In the wake of Buzzfeed News/BBC’s investigative report detailing evidence of widespread match fixing in the upper ranks of professional tennis, the No. 1 men’s player in the world has added weight to the allegations.
Novak Djokovic was asked Monday about an incident early in his career when his team was approached with a proposal to fix a tournament match in exchange for $200,000. The match was supposed to take place in 2007 in St. Petersburg, Russia, but Djokovic said his team "threw out the bribe" and he ultimately declined to play in the tournament.
"I was approached through people that were working with me at that time," Djokovic said. “It made me feel terrible because I don't want to be anyhow linked to this kind of -- you know, somebody may call it an opportunity.”
Djokovic spoke of the gambling reports in Melbourne on Monday, where he and most other top-ranked players are competing for Australian Open bragging rights this month.
“For me, that's an act of unsportsmanship, a crime in sport, honestly,” Djokovic said. “I don't support it. I think there is no room for it in any sport, especially in tennis."
Sunday’s investigative report claims that about 16 top-ranked players appear to have been affiliated with gambling syndicates out of Italy and Russia.
Troublingly, some players in question have even won Grand Slam tournament titles -- meaning that the match-fixing has indeed made its way onto even the biggest sports stages. The report did not list the implicated players.
For me, that's an act of unsportsmanship, a crime in sport, honestly. Novak Djokovic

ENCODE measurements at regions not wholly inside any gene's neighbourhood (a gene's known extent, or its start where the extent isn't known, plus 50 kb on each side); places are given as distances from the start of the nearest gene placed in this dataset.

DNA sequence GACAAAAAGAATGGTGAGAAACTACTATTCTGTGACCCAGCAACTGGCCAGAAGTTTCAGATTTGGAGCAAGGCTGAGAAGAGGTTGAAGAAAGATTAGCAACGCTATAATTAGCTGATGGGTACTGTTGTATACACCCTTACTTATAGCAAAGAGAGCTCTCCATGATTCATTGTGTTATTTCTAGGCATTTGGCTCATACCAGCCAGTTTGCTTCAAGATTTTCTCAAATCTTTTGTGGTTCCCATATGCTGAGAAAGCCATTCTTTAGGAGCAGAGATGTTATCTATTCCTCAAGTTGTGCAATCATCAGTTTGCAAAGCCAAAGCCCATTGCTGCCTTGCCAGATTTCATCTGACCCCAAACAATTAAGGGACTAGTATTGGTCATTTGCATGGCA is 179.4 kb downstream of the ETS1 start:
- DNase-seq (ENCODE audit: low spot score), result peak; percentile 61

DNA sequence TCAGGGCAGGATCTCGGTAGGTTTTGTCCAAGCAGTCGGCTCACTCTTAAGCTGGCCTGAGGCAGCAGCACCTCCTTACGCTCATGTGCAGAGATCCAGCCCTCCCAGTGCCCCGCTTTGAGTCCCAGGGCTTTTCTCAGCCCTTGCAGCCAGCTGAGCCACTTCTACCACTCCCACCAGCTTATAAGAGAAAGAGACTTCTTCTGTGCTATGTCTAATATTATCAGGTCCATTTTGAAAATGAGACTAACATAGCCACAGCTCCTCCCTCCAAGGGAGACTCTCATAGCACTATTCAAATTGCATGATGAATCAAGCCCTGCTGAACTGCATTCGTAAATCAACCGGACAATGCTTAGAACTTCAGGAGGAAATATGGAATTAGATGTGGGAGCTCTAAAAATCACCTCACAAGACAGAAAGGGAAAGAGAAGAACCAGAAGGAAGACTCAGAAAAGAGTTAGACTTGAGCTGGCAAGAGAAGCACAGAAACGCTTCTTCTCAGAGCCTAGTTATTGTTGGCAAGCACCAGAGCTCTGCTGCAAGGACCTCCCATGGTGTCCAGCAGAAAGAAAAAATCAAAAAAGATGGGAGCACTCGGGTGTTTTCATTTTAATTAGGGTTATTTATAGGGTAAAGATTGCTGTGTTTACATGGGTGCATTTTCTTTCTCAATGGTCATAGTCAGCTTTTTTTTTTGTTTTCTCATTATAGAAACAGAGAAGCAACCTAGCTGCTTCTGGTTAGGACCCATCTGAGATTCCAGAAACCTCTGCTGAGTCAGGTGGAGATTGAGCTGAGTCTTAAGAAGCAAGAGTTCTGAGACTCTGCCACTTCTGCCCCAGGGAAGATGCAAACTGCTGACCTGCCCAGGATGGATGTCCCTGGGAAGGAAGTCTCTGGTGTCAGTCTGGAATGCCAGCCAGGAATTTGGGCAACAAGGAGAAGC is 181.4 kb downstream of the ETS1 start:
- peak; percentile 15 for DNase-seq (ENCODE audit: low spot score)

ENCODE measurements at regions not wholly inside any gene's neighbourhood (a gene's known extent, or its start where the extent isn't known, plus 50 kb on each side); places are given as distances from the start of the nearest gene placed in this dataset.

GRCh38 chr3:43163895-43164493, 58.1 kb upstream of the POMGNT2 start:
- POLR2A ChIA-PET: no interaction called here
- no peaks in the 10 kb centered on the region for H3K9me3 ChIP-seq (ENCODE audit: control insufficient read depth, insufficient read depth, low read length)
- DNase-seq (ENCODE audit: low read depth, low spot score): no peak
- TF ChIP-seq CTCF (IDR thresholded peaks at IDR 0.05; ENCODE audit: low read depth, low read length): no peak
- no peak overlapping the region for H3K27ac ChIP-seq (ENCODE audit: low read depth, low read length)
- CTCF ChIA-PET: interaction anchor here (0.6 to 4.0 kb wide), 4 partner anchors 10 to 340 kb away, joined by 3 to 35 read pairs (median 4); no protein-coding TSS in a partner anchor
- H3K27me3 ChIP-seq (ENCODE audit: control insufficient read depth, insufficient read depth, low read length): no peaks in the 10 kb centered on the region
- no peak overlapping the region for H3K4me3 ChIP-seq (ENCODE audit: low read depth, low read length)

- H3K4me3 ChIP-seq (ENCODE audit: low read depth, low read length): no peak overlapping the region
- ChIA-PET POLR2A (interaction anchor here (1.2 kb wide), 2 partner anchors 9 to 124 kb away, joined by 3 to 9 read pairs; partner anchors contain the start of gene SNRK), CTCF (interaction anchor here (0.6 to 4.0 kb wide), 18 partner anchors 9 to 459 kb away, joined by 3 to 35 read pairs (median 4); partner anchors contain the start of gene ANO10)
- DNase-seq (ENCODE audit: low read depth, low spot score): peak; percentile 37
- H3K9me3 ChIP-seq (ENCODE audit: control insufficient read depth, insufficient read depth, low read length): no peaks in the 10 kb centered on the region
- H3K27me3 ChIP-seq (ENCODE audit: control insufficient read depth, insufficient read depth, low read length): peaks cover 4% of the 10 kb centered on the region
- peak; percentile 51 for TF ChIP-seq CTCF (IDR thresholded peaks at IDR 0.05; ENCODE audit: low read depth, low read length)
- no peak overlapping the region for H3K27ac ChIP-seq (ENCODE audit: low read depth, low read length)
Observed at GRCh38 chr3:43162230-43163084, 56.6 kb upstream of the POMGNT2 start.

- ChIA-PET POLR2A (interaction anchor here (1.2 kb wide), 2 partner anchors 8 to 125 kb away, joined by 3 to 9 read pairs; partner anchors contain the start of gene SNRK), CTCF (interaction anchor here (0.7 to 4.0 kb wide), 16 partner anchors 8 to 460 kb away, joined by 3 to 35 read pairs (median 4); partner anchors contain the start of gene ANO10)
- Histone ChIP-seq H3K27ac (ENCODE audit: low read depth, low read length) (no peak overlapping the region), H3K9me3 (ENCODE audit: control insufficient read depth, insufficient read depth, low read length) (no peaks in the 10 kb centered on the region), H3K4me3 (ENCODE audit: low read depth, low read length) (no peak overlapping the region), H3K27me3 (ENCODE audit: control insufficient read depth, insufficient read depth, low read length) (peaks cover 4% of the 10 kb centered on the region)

The report also alleges that authorities have “shelved” and entirely disregarded evidence of such activity, a claim that the Association of Professional Tennis Players emphatically denied Monday.
“The Tennis Integrity Unit and tennis authorities absolutely reject any suggestion that evidence of match-fixing has been suppressed for any reason or isn’t being thoroughly investigated,” said head of the Association of Professional Tennis Players Chris Kermode.
Asked about the allegations, Serena Williams and Roger Federer both expressed dismay while distancing themselves from any illicit activity, with Federer citing the need for solid evidence if professional tennis hopes to move forward and clean up this international mess.
"I would love to hear names," Federer said. "Then at least it's concrete stuff and you can actually debate about it. Was it the player? Was it the support team? Who was it? Was it before? Was it a doubles player, a singles player? Which slam? It's so all over the place. It's nonsense to answer something that is pure speculation. Like I said, it's super serious and it's super important to maintain the integrity of our sport. So how high up does it go?"
Williams similarly shrugged her shoulders at any suggestion that she might have knowledge of the situation, brushing off the idea that she’d strive for anything short of perfection.
"I can only answer for me. I play very hard, and every player I play seems to play hard," she said. "I think that as an athlete, I do everything I can to be not only great, but historic. If that's going on, I don't know about it. You know, I'm kind of sometimes in a little bit of a bubble."
Djokovic, Williams and Federer all won their first-round Australian Open matches, and will likely field more questions about these match-fixing allegations as they move through their respective brackets.
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